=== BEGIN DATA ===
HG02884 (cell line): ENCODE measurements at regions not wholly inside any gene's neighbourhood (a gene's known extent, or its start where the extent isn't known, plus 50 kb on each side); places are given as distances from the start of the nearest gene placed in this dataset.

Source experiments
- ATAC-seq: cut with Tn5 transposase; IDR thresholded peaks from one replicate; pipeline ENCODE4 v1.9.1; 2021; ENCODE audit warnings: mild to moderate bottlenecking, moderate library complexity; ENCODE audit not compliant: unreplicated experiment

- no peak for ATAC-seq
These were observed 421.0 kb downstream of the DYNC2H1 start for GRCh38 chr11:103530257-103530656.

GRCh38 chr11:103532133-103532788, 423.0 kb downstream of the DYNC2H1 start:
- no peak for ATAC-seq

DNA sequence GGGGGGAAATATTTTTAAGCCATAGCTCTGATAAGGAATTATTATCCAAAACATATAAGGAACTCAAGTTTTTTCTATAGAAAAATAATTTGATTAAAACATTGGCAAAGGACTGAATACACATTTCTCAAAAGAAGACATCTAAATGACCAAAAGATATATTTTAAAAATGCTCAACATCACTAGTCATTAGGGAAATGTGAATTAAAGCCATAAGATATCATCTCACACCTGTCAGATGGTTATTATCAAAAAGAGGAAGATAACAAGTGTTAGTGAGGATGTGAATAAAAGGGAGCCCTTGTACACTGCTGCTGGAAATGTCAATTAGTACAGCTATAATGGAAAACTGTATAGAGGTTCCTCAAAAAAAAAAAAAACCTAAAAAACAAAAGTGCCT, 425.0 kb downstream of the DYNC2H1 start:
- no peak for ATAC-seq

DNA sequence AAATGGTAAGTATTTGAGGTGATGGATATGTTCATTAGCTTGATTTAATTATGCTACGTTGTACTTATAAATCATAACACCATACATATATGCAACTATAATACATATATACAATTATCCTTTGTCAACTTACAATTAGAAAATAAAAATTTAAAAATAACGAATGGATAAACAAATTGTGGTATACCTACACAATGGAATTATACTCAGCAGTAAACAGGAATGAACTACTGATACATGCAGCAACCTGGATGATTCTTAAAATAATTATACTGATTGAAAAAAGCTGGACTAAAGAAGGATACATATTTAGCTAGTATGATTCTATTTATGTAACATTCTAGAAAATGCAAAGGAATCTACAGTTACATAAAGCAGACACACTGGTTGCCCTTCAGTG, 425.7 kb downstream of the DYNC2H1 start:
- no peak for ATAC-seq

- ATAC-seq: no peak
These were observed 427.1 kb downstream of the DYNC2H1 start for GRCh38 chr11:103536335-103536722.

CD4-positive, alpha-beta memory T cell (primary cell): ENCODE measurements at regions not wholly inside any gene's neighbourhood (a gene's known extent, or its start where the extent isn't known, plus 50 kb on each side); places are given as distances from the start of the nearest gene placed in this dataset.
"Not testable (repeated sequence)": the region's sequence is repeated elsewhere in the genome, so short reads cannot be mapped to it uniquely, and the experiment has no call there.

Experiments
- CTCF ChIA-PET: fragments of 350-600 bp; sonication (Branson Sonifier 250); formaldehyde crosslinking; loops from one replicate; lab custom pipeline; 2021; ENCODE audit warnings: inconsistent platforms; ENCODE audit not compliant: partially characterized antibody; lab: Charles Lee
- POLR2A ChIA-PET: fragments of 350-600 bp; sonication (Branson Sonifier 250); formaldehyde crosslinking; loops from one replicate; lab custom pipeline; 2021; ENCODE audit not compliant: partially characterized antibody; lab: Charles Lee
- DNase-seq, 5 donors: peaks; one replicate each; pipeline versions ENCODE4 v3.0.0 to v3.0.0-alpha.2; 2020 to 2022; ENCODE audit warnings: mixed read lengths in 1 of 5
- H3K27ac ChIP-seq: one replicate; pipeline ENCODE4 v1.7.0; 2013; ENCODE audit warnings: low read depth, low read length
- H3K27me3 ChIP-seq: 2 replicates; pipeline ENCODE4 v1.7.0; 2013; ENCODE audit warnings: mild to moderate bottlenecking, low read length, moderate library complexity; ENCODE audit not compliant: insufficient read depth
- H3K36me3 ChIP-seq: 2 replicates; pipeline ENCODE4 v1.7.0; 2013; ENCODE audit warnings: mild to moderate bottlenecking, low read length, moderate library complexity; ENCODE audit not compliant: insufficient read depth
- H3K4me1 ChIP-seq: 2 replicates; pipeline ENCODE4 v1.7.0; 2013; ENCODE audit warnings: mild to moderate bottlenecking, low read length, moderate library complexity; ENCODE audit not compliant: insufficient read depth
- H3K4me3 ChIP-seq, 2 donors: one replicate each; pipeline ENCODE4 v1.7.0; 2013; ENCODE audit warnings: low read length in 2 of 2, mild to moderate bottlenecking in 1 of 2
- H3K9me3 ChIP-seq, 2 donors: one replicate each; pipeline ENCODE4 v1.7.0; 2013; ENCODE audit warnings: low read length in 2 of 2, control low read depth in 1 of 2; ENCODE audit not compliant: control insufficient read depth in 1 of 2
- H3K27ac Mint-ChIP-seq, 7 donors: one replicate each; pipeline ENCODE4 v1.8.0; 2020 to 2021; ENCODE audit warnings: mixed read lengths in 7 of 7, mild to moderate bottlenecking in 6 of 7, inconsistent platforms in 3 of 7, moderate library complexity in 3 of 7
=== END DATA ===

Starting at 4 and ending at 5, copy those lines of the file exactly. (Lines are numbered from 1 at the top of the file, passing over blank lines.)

- no peak for ATAC-seq
These were observed 421.0 kb downstream of the DYNC2H1 start for GRCh38 chr11:103530257-103530656.